I know I’m a nerd when a question like the following is my hot topic of the day:

“*Why* is it OK to replace a row in a matrix with the answer from adding two rows?”

For example, in solving for:

x + y + z = 0

x – y + z = 2

x – y – z = 10

a matrix like this can be used:

1 1 1 0

1 -1 1 2

1 -1 -1 10

The next step would be to add two of the rows and *replace* one of the equations

1 1 1 0

2 0 2 2

1 -1 -1 10

*But WHY is this allowed?* It’s not like I’m replacing the row with an equivalent equation…

After some discussion and thought, a coworker and I came upon one conceptual theory. Conceptually, what we are doing is replacing an equation of a line with a *new *equation that got rid of one (or two) of the variables. Each of the variables, in this case, represent an added *dimension.*

Therefore, what I think we are doing when replacing a row is that *we’re getting rid of dimensions *and using a model in a lower dimension to *represent* the original line.

For example, this is how I see it:

Picture a line sticking diagonally out from your computer screen. This line is definitely in 3D. Now imagine taking a picture of that line coming out of the screen. This picture on your camera now made a 3D line into a *new *2D line!

It’s kind of like taking a 3D object and taking a picture of that object. That picture is a 2-dimensional *representation* of the 3D object.

I think the same thing is happening with these lines. When solving a system of equations like

x + y + z = 0

x – y + z = 2

x – y – z = 10

what we are doing when looking for a “solution” is finding the point of intersection of the 3 lines. So in order to do this, I think we’re taking “pictures” of the lines to simplify our 3D model to 2D and then to a 1D representation that reveals the point of intersection.

So again, this is only what I’ve theorized so far. I can picture it and I’m looking for a way to *visually prove it*. I’ve never actually taught this before in Algebra 2, always due to lack of time. I finally decided to teach it this year and would love any kind of feedback!

QUESTIONS:

- Does this mean I can replace a row only with a new equation that gets rid of a variable/ dimension? What does it mean if I replace a row with a combined equation that does NOT get rid of a variable? Is this like taking a picture from a different angle not parallel to one of the axis?
- If all this is true, why does COMBINING the two equations give you an accurate “picture” of the 3D model?

Math = Jinna = Sexy. J’adore math!

This isn’t directly related to this post, but more a tangent off of a comment I saw you made at Sweeney Math re: the Quadratic Formula Rap. You said you use sign while singing Quadratic Formula in “pop goes the weasel”. Do you teach deaf/hard-of-hearing students? I do…I’m looking to network with other math teachers of the deaf. I’m teaching calculus for the first time this year…pretty exciting!

Hi Jessica,

I actually don’t teach any deaf or hard of hearing. A colleague of mine taught me the formula and it turned out that most of the kids loved the change and even the challenge of signing for the first time. If you have any other suggestions for a math lesson in sign language I would love to try it! (I have a couple deaf studies friends who can help show me the actual signs)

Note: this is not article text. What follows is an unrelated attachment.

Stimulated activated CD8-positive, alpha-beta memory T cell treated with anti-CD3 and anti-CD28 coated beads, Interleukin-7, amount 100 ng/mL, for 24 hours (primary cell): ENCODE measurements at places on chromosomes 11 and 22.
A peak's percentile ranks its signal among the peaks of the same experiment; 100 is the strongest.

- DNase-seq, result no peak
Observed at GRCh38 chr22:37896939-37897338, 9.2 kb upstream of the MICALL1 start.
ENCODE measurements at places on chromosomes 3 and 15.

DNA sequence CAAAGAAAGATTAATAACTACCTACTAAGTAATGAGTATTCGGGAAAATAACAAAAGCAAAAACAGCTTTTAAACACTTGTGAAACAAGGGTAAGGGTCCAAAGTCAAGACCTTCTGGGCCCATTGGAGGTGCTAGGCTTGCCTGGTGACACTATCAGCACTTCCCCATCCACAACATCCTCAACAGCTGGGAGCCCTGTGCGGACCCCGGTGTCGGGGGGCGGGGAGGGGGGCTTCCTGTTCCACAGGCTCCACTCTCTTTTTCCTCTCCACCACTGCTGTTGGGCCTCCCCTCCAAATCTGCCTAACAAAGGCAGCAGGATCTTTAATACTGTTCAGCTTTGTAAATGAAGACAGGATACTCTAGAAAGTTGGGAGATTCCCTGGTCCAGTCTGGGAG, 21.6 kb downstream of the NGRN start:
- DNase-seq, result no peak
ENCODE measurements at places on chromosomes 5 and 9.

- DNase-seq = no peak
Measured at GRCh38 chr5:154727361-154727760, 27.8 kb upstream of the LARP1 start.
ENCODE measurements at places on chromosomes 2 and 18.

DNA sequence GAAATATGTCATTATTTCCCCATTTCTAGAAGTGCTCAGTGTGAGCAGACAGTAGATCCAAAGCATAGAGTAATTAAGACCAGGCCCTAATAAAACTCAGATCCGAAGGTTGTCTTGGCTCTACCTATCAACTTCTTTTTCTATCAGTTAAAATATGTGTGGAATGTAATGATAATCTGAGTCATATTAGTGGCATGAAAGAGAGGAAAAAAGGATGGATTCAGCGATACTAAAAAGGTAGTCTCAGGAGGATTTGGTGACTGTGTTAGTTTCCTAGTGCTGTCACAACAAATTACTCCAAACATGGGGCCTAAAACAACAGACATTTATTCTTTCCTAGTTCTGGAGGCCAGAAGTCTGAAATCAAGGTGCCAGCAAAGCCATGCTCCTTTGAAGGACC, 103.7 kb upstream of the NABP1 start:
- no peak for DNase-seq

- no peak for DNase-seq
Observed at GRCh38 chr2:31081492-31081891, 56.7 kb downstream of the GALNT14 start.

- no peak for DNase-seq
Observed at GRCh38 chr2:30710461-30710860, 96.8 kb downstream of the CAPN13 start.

Your Calc class sounds like fun already. Looking forward to reading more!

This is interesting because you’re touching upon the fundamentals of linear algebra but thinking of it from a different perspective. your take on the dimension as it relates to matrices is close to but not quite the rigorous algebraic definition. the reason why you can add/subtract rows or linear combinations of each other is it is a shorthand of substituting equations. doing it by row is called takingthe linear combinations of rows…what you’re doing is reducing the rows to in a form that makes it trivial to find the solution to the system. Dimension technically would be length of the basis vectors that make up the solution to the system. In other words it is the number of values it takes to have enough ‘space’ to fully define the system. so i think what you’re talking about is is not quite reducing the dimension more like simplifying the system. in the case where you are not getting rid of a row it just isn’t smart simplifying and all you’re doing is creating another valid linear combination of the system. It’s sorta like what you described about taking a picture but slightly more subtle. you are changing the picture when u take the linear combinations of the rows. But in doing these row reductions you don’t make a more ‘accurate’ picture, you just get the picture reorganized into its most fundamental constituent parts but with still enough information to fully describe the picture.

Even more interesting is that you could have solutions to systems that are uniquely defined, undefined, or even over defined where there is more than 1 unique solution. in that case the dimension of the solution to the system is smaller than the dimension of the system itself. so many solutions can ‘reside’ in the dimension of the system. the wikipedia has some great info on linear systems that would give you a better idea of linear systems. In engineering we take advantage of having more equations than unknowns or having more measurements than number of modeled variables. Because the real world is chock full of inaccuracies (while math on paper is exact) you can’t really have an accurate single solution.. so you take a few extra valid solutions and find what the minimum error is between the group of solutions as an estimate of what the best solution may be.

Its crazy to think that the math that I thought was mostly irrelevant 10 years ago is fundamental for my ability now to understand the dynamics of the world i help engineer devices to work in. I need to study more *gasp!*